Why can't I buy real space food from Amazon? They even have berets for ferrets.
October 18, 2010 11:23 AM   Subscribe

The International Space Station apparently has an extensive menu of food choices, which I assume are manufactured by private contractors in various countries. So why can't I order real space food online?

I'd like to eat astronaut food for a day - real astronaut food, not the overpriced nonsense once can buy in a museum gift shop, or the freeze-dried dinners available at any camping supply store. This food list (from this review) indicates that they've got a wide array of choices, which I assume are churned out by private contractors like everything else space-related these days, but my internet searches turn up nothing your average non-astronaut can buy. So, am I out of luck, or can I buy some ISS "Tofu w/ Hoisin sauce" somewhere?
posted by cmonkey to Food & Drink (7 answers total) 11 users marked this as a favorite
You may be interested in The Astronaut's Cookbook: Tales, Recipes, and More. One of the (5-star) reviews is from Millie Hughes-Fulford, who flew on STS-40, so that speaks highly of it.

Beyond that, I would contact people at the Space Food Systems Laboratory, which "designs, develops, evaluates and produces flight food."
posted by jedicus at 11:33 AM on October 18, 2010 [4 favorites]

And indeed the review you linked mentions the same Vickie Kloeris who is listed as a contact on the SFSL page.
posted by jedicus at 11:39 AM on October 18, 2010

I wouldn't assume that the production of food for the ISS necessitates mass production of said food. NASA is one of the only games in town for manned space travel and they don't have a large number of missions. I would assume that the meals are most likely produced in small quantities.
posted by proj at 11:48 AM on October 18, 2010 [1 favorite]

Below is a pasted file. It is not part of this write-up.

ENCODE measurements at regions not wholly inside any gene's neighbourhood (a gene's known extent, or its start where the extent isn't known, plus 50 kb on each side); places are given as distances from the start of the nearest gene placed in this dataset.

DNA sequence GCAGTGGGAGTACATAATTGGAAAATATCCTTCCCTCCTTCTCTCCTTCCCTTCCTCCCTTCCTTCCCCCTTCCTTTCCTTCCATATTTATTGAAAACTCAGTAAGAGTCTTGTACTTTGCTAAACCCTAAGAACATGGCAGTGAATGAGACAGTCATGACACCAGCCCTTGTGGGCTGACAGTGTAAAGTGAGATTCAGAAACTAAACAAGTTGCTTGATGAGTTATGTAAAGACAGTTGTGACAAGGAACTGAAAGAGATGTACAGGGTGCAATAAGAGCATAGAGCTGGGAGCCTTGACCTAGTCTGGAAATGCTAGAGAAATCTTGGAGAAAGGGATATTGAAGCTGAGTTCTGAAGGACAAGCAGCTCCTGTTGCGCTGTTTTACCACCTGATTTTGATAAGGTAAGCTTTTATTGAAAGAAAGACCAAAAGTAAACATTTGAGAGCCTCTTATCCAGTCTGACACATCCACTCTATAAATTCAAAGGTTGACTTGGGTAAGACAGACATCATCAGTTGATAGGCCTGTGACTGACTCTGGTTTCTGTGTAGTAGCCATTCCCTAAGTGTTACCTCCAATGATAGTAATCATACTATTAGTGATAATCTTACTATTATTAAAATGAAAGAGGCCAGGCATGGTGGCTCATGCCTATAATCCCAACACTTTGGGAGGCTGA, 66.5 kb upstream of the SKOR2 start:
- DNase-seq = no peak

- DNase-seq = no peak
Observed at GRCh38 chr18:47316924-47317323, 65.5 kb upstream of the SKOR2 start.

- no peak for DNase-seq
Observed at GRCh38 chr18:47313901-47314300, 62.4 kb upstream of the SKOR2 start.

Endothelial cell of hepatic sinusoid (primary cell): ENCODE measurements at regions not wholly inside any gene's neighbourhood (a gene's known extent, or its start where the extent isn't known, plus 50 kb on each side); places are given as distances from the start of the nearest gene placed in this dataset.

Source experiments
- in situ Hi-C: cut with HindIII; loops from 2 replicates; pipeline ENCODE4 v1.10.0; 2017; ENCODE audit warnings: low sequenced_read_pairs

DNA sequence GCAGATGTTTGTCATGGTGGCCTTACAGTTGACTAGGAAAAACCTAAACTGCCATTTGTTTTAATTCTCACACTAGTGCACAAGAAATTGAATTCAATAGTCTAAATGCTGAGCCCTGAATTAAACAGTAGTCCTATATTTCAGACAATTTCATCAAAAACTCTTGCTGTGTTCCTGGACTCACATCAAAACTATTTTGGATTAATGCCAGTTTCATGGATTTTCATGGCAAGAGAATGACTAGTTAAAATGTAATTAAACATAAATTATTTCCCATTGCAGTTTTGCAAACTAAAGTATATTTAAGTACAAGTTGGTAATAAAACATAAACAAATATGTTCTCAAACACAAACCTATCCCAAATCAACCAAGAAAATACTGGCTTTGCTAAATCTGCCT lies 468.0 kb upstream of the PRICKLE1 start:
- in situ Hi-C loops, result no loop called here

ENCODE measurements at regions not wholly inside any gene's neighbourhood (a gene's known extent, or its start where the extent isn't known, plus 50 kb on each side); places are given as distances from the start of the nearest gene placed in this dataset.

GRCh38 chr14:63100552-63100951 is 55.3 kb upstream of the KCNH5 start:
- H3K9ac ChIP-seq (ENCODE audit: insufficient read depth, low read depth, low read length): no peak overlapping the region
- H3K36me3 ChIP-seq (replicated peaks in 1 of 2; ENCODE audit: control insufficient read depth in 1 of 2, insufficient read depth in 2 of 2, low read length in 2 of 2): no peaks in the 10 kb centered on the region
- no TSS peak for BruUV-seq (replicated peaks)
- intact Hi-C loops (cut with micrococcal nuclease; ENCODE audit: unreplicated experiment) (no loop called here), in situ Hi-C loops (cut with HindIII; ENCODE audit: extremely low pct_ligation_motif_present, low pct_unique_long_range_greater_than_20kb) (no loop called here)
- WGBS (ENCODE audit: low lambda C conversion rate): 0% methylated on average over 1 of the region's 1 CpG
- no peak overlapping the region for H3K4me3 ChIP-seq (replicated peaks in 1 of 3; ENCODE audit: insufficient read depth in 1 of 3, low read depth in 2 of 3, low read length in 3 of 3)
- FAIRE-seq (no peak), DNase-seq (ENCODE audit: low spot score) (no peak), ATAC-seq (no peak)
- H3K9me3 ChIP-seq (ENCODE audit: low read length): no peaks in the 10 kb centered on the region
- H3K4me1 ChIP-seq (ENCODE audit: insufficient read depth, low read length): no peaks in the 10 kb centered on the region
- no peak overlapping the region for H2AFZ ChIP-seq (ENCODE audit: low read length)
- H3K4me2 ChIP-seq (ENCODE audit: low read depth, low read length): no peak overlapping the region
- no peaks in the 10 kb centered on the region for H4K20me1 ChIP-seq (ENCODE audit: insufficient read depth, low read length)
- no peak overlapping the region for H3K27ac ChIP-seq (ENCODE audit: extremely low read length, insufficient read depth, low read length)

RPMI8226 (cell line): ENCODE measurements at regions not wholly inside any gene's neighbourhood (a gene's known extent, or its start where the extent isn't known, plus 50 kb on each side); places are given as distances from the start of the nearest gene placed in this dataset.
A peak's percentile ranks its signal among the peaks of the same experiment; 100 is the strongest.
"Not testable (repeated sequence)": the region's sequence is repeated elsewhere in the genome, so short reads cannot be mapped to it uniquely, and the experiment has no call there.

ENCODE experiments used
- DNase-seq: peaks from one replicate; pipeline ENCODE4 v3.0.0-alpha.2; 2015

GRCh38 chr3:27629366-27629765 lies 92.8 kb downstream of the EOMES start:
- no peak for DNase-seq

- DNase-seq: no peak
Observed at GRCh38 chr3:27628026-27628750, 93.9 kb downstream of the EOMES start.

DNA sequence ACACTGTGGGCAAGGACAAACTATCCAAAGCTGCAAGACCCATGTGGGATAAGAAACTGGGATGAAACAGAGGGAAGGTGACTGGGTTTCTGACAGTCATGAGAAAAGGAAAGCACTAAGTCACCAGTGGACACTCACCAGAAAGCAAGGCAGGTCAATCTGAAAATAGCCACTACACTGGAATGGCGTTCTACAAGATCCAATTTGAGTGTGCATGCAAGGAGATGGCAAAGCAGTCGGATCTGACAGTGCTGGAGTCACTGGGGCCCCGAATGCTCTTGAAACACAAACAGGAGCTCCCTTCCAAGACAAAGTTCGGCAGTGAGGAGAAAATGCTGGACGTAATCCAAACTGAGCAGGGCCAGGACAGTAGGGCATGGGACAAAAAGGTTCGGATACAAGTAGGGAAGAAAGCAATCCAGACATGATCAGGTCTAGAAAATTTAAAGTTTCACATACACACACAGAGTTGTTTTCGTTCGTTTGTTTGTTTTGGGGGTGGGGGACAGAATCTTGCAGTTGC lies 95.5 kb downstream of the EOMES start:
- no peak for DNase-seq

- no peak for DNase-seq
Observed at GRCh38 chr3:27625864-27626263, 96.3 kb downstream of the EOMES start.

I watched a whole show on the NASA channel that was interviews with the ladies who work in the NASA kitchen and make some of the food for space, so at least some of it is made there.

That may or may not be the same place as the Space Food Systems laboratory that jedicus mentions.
posted by mrs. taters at 12:18 PM on October 18, 2010

I suspect the reason it isn't offered for sale is because the few people who might be interested in buying would mostly faint from sticker shock.

Special food, prepared like that by hand, and sealed up the way it is, cannot possibly be cheap. Would you still be interested in buying if you knew it would cost you a couple of thousand dollars per meal? (I don't know that's the price, but it wouldn't surprise me in the slightest.)
posted by Chocolate Pickle at 12:27 PM on October 18, 2010 [2 favorites]

Just recently I read the book jedicus pointed you to, as I've been interested in space food too. Bourland (now retired) was the Director of the group that manufactures food for space at NASA. The book notes what grocery store products are used in space (there's a lot) as well as recipes for all kinds of things, including stuff like "bacon bars" which helpfully note you'll want to take one bite and then give it to your dog. :-) Check out the Look Inside feature on Amazon and scroll down. A lot of the book is there.

Beyond that, My Own Meal weren't used by NASA but were on Mir. They may still be on the menu but I don't recall them being mentioned in the book at least. They are used by the military due to being Kosher and the like, and that line of products (MREs) are related. Bourland's group worked with Natick a lot.

Someone really ought to run a blog on this topic. I'll put together what I can and post it to my site and then drop a link in this thread. Everyone's so fascinated by it but Bourland's book was really one of the first efforts to bring it to us non-astronauts. He seems pretty cool too. His email and snail mail addresses are in the book. There's probably content on the internet about the Russian side too, and I noticed India is getting involved as well.

I've been wondering how they make the bags the food go in. There's got to be some vacuum bagers that let you use the widgets at the top of the bags towards the top of this picture (warning: 4mb download).

Why? Well, it's fun, it'd be useful for camping and backpacking especially as the dehydrated options are limited and kinda boring, and food hacks doing Sous-vide would probably be interested. Personally I'd just like to know how to stabilize food for storing in my car for when I get hungry on the road but don't have the time to stop at a restaurant. That's hard with proteins and 100F days during the summer.
posted by jwells at 12:57 PM on October 18, 2010 [5 favorites]

This is going slow but here you go: Grub in Space.
posted by jwells at 7:46 AM on October 27, 2010

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